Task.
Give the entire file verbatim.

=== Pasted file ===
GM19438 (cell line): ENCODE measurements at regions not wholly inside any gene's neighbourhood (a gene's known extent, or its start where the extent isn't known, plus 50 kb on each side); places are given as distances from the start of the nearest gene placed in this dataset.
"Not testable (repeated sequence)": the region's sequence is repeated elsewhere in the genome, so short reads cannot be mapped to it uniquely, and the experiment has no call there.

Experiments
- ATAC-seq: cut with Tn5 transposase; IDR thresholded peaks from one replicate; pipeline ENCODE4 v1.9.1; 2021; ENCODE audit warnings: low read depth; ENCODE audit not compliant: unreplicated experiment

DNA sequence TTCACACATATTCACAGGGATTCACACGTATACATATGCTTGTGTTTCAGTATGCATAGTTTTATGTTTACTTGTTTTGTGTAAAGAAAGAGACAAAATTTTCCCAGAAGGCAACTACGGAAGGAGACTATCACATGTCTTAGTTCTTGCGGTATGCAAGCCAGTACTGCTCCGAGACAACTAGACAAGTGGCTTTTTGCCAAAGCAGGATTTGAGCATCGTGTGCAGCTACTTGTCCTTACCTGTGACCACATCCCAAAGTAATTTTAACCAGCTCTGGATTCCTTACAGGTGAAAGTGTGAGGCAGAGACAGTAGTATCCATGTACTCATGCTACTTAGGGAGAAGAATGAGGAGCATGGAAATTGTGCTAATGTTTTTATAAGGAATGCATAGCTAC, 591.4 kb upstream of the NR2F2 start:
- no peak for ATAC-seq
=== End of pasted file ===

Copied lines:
GM19438 (cell line): ENCODE measurements at regions not wholly inside any gene's neighbourhood (a gene's known extent, or its start where the extent isn't known, plus 50 kb on each side); places are given as distances from the start of the nearest gene placed in this dataset.
"Not testable (repeated sequence)": the region's sequence is repeated elsewhere in the genome, so short reads cannot be mapped to it uniquely, and the experiment has no call there.

Experiments
- ATAC-seq: cut with Tn5 transposase; IDR thresholded peaks from one replicate; pipeline ENCODE4 v1.9.1; 2021; ENCODE audit warnings: low read depth; ENCODE audit not compliant: unreplicated experiment

DNA sequence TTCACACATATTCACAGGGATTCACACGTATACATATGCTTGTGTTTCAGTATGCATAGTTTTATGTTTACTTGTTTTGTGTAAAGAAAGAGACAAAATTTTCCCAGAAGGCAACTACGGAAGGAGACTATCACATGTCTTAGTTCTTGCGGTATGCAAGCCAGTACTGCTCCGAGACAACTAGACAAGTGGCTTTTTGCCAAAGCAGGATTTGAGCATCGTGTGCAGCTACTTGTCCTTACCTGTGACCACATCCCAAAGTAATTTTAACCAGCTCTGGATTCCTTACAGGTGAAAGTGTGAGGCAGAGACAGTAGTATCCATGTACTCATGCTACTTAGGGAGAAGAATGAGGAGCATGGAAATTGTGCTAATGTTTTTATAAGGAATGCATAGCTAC, 591.4 kb upstream of the NR2F2 start:
- no peak for ATAC-seq